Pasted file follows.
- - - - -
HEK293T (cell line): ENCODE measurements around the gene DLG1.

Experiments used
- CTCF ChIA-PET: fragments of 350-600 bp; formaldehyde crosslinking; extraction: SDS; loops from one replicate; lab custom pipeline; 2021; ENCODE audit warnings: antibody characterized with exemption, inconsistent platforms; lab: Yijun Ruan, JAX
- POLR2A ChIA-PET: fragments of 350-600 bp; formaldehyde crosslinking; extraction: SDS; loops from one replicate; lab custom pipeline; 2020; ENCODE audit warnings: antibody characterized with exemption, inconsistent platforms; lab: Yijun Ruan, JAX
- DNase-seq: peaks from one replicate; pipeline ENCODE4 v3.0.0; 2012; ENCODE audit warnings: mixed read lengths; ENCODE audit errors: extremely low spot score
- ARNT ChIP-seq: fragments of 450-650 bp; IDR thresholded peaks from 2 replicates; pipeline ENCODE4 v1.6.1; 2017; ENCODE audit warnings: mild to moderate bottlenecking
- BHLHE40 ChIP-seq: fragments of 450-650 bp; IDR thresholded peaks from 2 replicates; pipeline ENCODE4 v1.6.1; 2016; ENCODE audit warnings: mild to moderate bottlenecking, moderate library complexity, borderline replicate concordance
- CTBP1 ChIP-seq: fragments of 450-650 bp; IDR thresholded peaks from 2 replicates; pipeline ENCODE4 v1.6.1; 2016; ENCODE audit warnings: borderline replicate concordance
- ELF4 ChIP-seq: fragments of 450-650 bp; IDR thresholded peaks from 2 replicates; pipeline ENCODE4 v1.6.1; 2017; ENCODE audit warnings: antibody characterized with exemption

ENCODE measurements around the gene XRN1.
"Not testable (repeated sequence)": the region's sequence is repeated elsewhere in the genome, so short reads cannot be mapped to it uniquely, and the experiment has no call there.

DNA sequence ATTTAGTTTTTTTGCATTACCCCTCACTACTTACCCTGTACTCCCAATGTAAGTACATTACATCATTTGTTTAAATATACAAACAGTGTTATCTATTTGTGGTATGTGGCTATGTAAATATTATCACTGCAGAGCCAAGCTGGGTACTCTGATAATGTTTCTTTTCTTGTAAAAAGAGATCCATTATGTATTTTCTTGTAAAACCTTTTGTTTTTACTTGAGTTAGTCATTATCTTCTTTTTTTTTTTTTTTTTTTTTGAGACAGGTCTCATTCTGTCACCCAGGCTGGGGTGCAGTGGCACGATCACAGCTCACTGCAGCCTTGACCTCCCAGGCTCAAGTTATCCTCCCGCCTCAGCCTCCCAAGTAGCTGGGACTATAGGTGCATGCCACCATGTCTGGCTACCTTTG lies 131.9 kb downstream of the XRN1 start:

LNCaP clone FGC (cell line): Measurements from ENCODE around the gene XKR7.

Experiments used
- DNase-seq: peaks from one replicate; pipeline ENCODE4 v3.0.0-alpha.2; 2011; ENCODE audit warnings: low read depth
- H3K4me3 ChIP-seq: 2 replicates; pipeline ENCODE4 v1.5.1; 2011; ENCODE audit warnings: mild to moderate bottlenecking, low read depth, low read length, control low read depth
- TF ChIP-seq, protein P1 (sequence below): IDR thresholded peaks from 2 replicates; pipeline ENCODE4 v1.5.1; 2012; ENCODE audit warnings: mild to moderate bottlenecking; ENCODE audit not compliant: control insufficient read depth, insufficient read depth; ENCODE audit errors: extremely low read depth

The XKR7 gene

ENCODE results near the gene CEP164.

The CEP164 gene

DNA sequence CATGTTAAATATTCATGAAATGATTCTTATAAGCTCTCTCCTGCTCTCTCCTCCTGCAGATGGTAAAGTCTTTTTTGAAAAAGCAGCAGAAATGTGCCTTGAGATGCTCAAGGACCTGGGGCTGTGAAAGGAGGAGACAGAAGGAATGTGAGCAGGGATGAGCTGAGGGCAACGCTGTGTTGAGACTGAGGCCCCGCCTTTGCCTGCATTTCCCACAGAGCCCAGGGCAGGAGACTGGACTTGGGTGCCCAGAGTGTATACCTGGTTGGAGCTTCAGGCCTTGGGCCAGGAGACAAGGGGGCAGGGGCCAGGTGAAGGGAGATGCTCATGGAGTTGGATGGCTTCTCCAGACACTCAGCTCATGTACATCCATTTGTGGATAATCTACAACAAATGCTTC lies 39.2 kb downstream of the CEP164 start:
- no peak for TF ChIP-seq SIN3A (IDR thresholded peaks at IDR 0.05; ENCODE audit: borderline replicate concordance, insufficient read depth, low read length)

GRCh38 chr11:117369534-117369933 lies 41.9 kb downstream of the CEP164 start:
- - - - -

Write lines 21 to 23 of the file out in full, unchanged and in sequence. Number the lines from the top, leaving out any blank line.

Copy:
DNA sequence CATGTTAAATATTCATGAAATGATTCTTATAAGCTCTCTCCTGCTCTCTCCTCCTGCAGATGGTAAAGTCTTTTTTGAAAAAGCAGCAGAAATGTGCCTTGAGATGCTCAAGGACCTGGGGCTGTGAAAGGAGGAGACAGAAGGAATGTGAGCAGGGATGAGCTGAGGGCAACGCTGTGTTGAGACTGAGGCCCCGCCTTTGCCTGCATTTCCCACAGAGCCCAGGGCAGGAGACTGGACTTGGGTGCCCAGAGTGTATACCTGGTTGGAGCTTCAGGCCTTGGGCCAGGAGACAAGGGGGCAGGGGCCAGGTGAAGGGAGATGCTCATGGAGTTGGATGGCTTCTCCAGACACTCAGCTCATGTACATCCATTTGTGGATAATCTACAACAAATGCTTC lies 39.2 kb downstream of the CEP164 start:
- no peak for TF ChIP-seq SIN3A (IDR thresholded peaks at IDR 0.05; ENCODE audit: borderline replicate concordance, insufficient read depth, low read length)

GRCh38 chr11:117369534-117369933 lies 41.9 kb downstream of the CEP164 start: